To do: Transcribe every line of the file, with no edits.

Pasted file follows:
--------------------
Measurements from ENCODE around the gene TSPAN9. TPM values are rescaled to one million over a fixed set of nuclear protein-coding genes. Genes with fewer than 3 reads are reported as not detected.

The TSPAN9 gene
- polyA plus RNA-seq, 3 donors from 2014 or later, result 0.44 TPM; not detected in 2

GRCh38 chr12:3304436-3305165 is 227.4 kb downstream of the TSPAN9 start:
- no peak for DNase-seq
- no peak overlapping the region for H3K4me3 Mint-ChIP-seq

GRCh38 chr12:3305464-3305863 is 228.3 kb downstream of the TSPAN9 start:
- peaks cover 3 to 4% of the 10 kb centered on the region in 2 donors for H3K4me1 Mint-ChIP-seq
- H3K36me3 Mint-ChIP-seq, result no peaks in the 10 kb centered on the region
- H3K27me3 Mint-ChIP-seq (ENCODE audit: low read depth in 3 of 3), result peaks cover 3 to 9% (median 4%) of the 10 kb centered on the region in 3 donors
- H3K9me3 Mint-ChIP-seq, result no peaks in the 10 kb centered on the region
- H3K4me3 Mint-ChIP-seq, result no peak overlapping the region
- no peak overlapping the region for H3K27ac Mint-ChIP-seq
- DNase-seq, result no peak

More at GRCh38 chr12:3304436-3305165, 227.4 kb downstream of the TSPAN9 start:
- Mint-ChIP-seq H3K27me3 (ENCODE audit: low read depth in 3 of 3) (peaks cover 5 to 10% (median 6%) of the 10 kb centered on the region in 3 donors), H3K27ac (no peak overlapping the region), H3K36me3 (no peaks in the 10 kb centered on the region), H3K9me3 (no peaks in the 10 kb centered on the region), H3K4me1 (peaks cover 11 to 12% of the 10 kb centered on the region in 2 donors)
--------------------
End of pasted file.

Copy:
Measurements from ENCODE around the gene TSPAN9. TPM values are rescaled to one million over a fixed set of nuclear protein-coding genes. Genes with fewer than 3 reads are reported as not detected.

The TSPAN9 gene
- polyA plus RNA-seq, 3 donors from 2014 or later, result 0.44 TPM; not detected in 2

GRCh38 chr12:3304436-3305165 is 227.4 kb downstream of the TSPAN9 start:
- no peak for DNase-seq
- no peak overlapping the region for H3K4me3 Mint-ChIP-seq

GRCh38 chr12:3305464-3305863 is 228.3 kb downstream of the TSPAN9 start:
- peaks cover 3 to 4% of the 10 kb centered on the region in 2 donors for H3K4me1 Mint-ChIP-seq
- H3K36me3 Mint-ChIP-seq, result no peaks in the 10 kb centered on the region
- H3K27me3 Mint-ChIP-seq (ENCODE audit: low read depth in 3 of 3), result peaks cover 3 to 9% (median 4%) of the 10 kb centered on the region in 3 donors
- H3K9me3 Mint-ChIP-seq, result no peaks in the 10 kb centered on the region
- H3K4me3 Mint-ChIP-seq, result no peak overlapping the region
- no peak overlapping the region for H3K27ac Mint-ChIP-seq
- DNase-seq, result no peak

More at GRCh38 chr12:3304436-3305165, 227.4 kb downstream of the TSPAN9 start:
- Mint-ChIP-seq H3K27me3 (ENCODE audit: low read depth in 3 of 3) (peaks cover 5 to 10% (median 6%) of the 10 kb centered on the region in 3 donors), H3K27ac (no peak overlapping the region), H3K36me3 (no peaks in the 10 kb centered on the region), H3K9me3 (no peaks in the 10 kb centered on the region), H3K4me1 (peaks cover 11 to 12% of the 10 kb centered on the region in 2 donors)